The following VB.NET code does not check to make sure that it has read 50 bytes from myfile.txt. This can cause DoDangerousOperation() to operate on an unexpected value.

bad C#

Dim MyFile As New FileStream("myfile.txt", FileMode.Open, FileAccess.Read, FileShare.Read)
Dim MyArray(50) As Byte
MyFile.Read(MyArray, 0, 50)
DoDangerousOperation(MyArray(20))

In .NET, it is not uncommon for programmers to misunderstand Read() and related methods that are part of many System.IO classes. The stream and reader classes do not consider it to be unusual or exceptional if only a small amount of data becomes available. These classes simply add the small amount of data to the return buffer, and set the return value to the number of bytes or characters read. There is no guarantee that the amount of data returned is equal to the amount of data requested.

This example takes an IP address from a user, verifies that it is well formed and then looks up the hostname and copies it into a buffer.

bad C

void host_lookup(char user_supplied_addr){

struct hostent hp;
in_addr_t addr;
char hostname[64];
in_addr_t inet_addr(const char
cp);

/routine that ensures user_supplied_addr is in the right format for conversion /

validate_addr_form(user_supplied_addr);
addr = inet_addr(user_supplied_addr);
hp = gethostbyaddr( addr, sizeof(struct in_addr), AF_INET);
strcpy(hostname, hp->h_name);

}

If an attacker provides an address that appears to be well-formed, but the address does not resolve to a hostname, then the call to gethostbyaddr() will return NULL. When this occurs, a NULL pointer dereference (CWE-476) will occur in the call to strcpy().

Note that this example is also vulnerable to a buffer overflow (see CWE-119).

In the following C/C++ example the method outputStringToFile opens a file in the local filesystem and outputs a string to the file. The input parameters output and filename contain the string to output to the file and the name of the file respectively.

bad C++

int outputStringToFile(char output, char filename) {


openFileToWrite(filename);
writeToFile(output);
closeFile(filename);

}

However, this code does not check the return values of the methods openFileToWrite, writeToFile, closeFile to verify that the file was properly opened and closed and that the string was successfully written to the file. The return values for these methods should be checked to determine if the method was successful and allow for detection of errors or unexpected conditions as in the following example.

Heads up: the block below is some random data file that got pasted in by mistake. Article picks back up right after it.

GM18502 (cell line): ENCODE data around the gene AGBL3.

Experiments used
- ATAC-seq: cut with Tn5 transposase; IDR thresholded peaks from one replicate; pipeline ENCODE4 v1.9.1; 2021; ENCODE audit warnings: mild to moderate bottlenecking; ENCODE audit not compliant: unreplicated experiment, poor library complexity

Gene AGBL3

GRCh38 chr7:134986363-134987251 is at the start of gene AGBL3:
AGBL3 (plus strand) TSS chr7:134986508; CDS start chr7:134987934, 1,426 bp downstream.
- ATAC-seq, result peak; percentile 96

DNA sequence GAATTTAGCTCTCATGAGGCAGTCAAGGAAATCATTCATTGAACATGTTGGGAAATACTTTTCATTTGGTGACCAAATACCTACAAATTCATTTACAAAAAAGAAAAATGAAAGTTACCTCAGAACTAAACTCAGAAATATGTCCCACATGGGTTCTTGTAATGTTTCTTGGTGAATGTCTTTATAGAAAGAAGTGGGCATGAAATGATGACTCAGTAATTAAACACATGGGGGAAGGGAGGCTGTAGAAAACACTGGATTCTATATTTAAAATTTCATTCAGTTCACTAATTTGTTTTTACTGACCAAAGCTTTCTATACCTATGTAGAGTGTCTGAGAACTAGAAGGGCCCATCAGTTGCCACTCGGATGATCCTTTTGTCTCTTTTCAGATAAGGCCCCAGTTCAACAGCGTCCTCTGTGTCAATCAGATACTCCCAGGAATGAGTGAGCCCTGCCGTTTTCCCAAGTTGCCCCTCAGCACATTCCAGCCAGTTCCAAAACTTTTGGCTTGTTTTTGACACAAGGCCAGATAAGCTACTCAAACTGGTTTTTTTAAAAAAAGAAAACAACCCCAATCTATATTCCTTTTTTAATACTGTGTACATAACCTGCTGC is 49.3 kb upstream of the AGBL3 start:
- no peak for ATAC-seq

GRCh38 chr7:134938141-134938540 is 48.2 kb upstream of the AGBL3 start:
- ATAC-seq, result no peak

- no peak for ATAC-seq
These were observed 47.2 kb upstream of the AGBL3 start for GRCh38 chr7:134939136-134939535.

good C++

int outputStringToFile(char output, char filename) {

int isOutput = SUCCESS;

int isOpen = openFileToWrite(filename);
if (isOpen == FAIL) {

printf("Unable to open file %s", filename);
isOutput = FAIL;

}
else {

int isWrite = writeToFile(output);
if (isWrite == FAIL) {

printf("Unable to write to file %s", filename);
isOutput = FAIL;

}

int isClose = closeFile(filename);
if (isClose == FAIL)

isOutput = FAIL;

}
return isOutput;

}

In the following Java example the method readFromFile uses a FileReader object to read the contents of a file. The FileReader object is created using the File object readFile, the readFile object is initialized using the setInputFile method. The setInputFile method should be called before calling the readFromFile method.

bad Java

private File readFile = null;

public void setInputFile(String inputFile) {


// create readFile File object from string containing name of file

}

public void readFromFile() {

try {

reader = new FileReader(readFile);

// read input file

} catch (FileNotFoundException ex) {...}

}

However, the readFromFile method does not check to see if the readFile object is null, i.e. has not been initialized, before creating the FileReader object and reading from the input file. The readFromFile method should verify whether the readFile object is null and output an error message and raise an exception if the readFile object is null, as in the following code.

good Java

private File readFile = null;

public void setInputFile(String inputFile) {


// create readFile File object from string containing name of file

}

public void readFromFile() {

try {

if (readFile == null) {

System.err.println("Input file has not been set, call setInputFile method before calling openInputFile");
throw NullPointerException;

}

reader = new FileReader(readFile);

// read input file

} catch (FileNotFoundException ex) {...}
catch (NullPointerException ex) {...}

}

分析过的案例

标识 说明 链接
CVE-2007-3798 Unchecked return value leads to resultant integer overflow and code execution. https://cve.mitre.org/cgi-bin/cvename.cgi?name=CVE-2007-3798
CVE-2006-4447 Program does not check return value when invoking functions to drop privileges, which could leave users with higher privileges than expected by forcing those functions to fail. https://cve.mitre.org/cgi-bin/cvename.cgi?name=CVE-2006-4447
CVE-2006-2916 Program does not check return value when invoking functions to drop privileges, which could leave users with higher privileges than expected by forcing those functions to fail. https://cve.mitre.org/cgi-bin/cvename.cgi?name=CVE-2006-2916

Notes

分类映射

映射的分类名 ImNode ID Fit Mapped Node Name
SEI CERT Perl Coding Standard EXP31-PL CWE More Abstract Do not suppress or ignore exceptions

引用